It’s great that an internationally-recognized magazine features stories about small, community-based NGO’s in the developing world. They’re the ones that need help the most. Crescer e Viver is essentially a child development organization, but they’ve broken from traditional practices and take a very different approach to child development called ‘social circus‘. I have yet to see a social circus program here in the U.S., but there’s no reason why it wouldn’t be as successful a model as it has been in Rio de Janeiro.
The text on the spread roughly translates to:
To cooperate, confront challenges, and trust in others: these are qualities that come in handy for young people from the slums of Rio de Janeiro. They learn this at Crescer e Viver. This ‘social circus’ is teaching young people between 7 and 24 years old all the tricks of the trade: juggling, acrobatics, clowning, fire spitting, trapeze walking, but Crescer e Viver, which means “to grow and live” not only wants the students under their blue and white tent to be entertainers, but to seek social change.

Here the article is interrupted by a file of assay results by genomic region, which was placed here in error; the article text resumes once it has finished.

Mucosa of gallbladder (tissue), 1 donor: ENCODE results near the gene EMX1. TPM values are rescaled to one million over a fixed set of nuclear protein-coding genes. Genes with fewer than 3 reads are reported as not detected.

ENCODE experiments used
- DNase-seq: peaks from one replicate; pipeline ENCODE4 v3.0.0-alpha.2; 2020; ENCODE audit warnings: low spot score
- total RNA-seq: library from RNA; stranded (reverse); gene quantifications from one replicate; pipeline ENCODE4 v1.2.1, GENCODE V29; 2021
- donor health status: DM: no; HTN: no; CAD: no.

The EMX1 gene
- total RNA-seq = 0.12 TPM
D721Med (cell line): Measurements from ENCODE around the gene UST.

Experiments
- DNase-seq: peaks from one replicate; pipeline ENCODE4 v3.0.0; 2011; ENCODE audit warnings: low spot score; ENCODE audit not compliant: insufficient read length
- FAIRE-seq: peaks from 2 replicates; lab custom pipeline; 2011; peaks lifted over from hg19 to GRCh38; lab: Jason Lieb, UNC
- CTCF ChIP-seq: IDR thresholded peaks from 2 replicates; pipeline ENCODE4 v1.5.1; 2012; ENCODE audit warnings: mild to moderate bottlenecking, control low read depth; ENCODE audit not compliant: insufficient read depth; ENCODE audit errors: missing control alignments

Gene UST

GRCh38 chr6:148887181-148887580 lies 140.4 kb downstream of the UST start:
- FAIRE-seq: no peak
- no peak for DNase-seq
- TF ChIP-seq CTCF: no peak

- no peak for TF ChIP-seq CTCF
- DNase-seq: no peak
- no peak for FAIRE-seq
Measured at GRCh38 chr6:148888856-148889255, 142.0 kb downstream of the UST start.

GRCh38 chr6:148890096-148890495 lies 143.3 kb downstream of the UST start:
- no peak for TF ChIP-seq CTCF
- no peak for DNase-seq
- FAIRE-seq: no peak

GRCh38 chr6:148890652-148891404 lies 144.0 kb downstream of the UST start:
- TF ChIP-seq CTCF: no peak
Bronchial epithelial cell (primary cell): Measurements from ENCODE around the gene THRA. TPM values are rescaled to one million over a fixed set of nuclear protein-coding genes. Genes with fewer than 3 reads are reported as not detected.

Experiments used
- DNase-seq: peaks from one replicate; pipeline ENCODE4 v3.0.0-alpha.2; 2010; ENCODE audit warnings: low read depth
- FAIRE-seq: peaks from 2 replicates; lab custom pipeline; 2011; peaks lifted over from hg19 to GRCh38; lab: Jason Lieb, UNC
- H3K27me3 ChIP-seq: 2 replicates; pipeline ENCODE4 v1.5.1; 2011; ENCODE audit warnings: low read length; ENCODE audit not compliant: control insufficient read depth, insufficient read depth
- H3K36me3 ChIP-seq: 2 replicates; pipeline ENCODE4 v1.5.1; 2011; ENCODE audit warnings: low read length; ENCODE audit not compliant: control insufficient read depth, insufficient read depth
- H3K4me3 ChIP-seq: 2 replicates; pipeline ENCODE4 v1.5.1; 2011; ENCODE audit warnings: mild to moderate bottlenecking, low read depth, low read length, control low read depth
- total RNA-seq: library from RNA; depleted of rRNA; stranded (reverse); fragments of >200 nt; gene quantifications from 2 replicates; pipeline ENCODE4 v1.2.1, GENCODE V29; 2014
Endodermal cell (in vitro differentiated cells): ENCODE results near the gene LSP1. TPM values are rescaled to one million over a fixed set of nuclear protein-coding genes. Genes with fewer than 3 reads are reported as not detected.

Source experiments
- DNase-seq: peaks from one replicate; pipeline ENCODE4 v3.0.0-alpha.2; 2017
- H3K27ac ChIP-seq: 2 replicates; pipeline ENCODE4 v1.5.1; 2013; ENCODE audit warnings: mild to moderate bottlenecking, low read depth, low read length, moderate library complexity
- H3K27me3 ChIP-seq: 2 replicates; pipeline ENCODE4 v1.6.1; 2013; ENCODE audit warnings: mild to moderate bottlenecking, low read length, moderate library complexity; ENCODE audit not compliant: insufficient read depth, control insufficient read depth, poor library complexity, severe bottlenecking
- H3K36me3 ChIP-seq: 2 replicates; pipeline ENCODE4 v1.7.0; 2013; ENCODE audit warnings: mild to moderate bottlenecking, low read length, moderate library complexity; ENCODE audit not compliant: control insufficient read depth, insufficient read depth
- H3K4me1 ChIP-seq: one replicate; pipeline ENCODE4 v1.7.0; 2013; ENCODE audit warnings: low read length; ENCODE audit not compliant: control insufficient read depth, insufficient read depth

The circus is an outlet, a place for young people to discover their talents and make ties. Those who participate, learn well, and engage in social activities are improving their ability for success in life. In this circus, they’re preparing young people to be socially-conscious and concerned citizens, all for a brighter life in Rio. | Marco Visscher